Aprilia MXV 4.5

What Next, Four Cylinders?

By Brian Catterson, Photography by Andrea Wilson

Never have I ridden a dirtbike that attracts as much attention as this. Everyone who spies it does a double-take, makes a beeline for my pit area, gives the bike a good once-over and then waxes poetic about the futuristic styling: the shape of the frame, seat and plastic; the far-out front fender supports; the foam-covered air inlets in what appears to be the gas tank; and the dual exhaust outlets under the seat. Yet ironically, most don't notice the very feature that makes the Aprilia MXV 4.5 unique.

It's got two cylinders.

It's been a few years since the Italian company introduced its family of 450 and 550cc dual-sport and supermoto twins, and the motocrosser is the latest addition. Much more than a merely stripped-down version of its predecessors, the 'crosser features a heavily revised frame and engine aimed at optimizing power and weight.

Throw a leg over the MXV and, aside from the filler cap for the underseat gas tank being right in your crotch, most of the weirdness disappears. Until you kick-start it, and the fuel-injected, 449cc V-twin responds by revving out for a few seconds before falling back to idle, sounding like a pair of 250s parked side-by-side.

At low revs and slow speeds, the engine is torquey and tractable, pulling cleanly through technical sections and out of tighter corners. At higher revs and faster speeds, you'd better hold on tight, because this thing is a rocket! Fortunately there's a switch that lets you toggle from Hard to Soft engine maps, which is a real boon when you're tiring toward the end of a long moto. The spread of power from just above idle to 12,500 rpm is so broad that I didn't even realize the MXV had a four-speed gearbox until I read the specs afterwards! Those wanting more power have the option of switching the ignition timing from the standard Big Bang to Screamer mode, though you'd have to be seriously demented to do so.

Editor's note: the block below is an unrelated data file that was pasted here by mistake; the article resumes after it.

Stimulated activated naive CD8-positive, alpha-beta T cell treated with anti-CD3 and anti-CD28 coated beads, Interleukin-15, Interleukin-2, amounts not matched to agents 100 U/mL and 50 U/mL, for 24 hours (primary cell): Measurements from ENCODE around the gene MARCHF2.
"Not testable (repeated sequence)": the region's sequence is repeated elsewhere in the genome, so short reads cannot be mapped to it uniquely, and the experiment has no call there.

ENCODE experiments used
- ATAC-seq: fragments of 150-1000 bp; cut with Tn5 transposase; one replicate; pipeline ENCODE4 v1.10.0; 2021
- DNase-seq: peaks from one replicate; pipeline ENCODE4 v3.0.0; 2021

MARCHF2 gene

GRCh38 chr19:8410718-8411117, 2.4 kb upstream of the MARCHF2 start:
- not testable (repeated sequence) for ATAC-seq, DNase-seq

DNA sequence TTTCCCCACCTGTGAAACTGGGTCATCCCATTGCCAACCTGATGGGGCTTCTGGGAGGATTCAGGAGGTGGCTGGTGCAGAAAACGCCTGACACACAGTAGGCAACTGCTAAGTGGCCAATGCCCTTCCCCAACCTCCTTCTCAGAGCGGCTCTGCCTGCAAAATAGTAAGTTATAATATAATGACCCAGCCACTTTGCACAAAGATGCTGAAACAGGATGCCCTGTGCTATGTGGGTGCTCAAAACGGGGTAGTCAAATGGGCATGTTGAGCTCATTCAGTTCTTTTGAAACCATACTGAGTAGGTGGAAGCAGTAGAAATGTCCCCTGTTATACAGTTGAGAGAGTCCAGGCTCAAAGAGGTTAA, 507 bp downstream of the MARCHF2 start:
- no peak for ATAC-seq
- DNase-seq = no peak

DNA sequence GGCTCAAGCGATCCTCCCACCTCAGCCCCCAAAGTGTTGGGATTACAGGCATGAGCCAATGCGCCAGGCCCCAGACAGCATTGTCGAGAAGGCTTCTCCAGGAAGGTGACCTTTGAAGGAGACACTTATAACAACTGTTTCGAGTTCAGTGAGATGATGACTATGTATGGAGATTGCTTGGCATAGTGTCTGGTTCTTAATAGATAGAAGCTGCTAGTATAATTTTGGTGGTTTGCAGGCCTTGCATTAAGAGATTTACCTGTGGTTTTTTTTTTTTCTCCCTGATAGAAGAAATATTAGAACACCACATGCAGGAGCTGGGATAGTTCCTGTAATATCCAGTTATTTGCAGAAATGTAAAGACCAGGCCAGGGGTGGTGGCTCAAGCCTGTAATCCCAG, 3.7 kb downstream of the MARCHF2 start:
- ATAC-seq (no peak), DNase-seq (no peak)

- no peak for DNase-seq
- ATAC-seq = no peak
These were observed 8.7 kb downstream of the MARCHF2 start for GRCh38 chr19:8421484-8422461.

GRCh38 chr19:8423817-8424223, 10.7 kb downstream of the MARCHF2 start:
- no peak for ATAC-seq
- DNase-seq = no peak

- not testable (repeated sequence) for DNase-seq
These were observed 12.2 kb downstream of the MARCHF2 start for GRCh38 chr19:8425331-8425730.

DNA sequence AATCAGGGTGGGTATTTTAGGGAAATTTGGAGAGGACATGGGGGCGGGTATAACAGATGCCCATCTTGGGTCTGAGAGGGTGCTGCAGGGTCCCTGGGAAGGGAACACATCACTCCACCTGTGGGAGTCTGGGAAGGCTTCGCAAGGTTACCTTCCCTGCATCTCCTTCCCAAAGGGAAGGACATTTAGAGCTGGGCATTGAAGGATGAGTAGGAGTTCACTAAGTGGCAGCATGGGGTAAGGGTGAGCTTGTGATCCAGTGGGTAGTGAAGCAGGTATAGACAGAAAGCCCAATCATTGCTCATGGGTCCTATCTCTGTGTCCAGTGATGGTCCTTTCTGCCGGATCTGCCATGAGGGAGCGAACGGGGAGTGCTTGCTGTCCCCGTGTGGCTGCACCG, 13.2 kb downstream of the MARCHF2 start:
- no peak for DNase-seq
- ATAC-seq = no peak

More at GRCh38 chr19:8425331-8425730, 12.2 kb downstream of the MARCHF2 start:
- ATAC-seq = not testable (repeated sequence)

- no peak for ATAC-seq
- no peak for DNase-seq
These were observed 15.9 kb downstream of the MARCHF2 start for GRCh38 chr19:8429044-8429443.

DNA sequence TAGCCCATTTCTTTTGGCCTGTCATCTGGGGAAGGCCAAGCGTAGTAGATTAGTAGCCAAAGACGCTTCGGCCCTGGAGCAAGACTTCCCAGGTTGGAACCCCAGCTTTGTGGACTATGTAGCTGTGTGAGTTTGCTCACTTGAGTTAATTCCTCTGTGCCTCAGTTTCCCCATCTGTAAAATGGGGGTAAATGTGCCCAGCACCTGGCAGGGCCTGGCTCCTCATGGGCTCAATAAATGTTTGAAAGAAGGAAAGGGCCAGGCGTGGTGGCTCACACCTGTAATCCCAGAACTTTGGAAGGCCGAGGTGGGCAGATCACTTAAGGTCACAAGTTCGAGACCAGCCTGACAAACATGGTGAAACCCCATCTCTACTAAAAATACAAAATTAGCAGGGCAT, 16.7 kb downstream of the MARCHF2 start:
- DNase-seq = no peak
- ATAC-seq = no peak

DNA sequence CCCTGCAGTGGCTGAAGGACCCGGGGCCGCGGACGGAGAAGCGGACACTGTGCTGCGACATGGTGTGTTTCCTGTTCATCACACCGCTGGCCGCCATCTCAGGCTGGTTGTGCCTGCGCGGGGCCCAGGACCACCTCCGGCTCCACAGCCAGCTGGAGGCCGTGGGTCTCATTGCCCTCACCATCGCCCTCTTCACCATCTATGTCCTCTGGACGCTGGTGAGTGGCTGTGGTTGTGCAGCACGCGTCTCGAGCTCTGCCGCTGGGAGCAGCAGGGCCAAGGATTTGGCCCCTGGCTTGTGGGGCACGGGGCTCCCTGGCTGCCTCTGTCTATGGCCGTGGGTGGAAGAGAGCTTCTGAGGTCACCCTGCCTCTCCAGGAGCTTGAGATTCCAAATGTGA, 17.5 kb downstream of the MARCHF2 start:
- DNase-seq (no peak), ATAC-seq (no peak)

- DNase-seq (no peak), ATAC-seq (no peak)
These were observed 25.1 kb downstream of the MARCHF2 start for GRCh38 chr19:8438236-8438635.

Handling is excellent, particularly on the fast, rough tracks that are common in Europe (go figure). The spring rates felt too soft under my 200-plus pounds when landing off big jumps, and more so after shock fluid began seeping past the compression adjusters. But over big, sandy, desert-style whoops or braking bumps, the MXV was magic. Steering is better in fast sweepers than slow switchbacks, and the 238-pound (dry) bike does feel a tad heavy when it gets out of shape. Also, the engine is a bit low and wide, so the footpegs drag in rutted corners. But overall, this is a fine first effort from a company that most people don't realize started out making dirtbikes before turning its attention to the street.

The MXV 4.5 only really has two shortcomings. First, its twin-cylinder engine makes it illegal for AMA Pro Racing; check your local club's rules before you sign on the dotted line. And second, at $8499 it's expensive for a dirtbike, even compared to its fellow European exotics from Husqvarna, Husaberg and KTM.

That price won't seem so high to street riders, however, particularly those who've shelled out $15K or more for an Aprilia, Ducati or MV Agusta. And truthfully, if you've got one of those parked in your garage, the MXV 4.5 is the only worthy stablemate shod with knobs.

Particularly if you like being the center of attention.

By Brian Catterson
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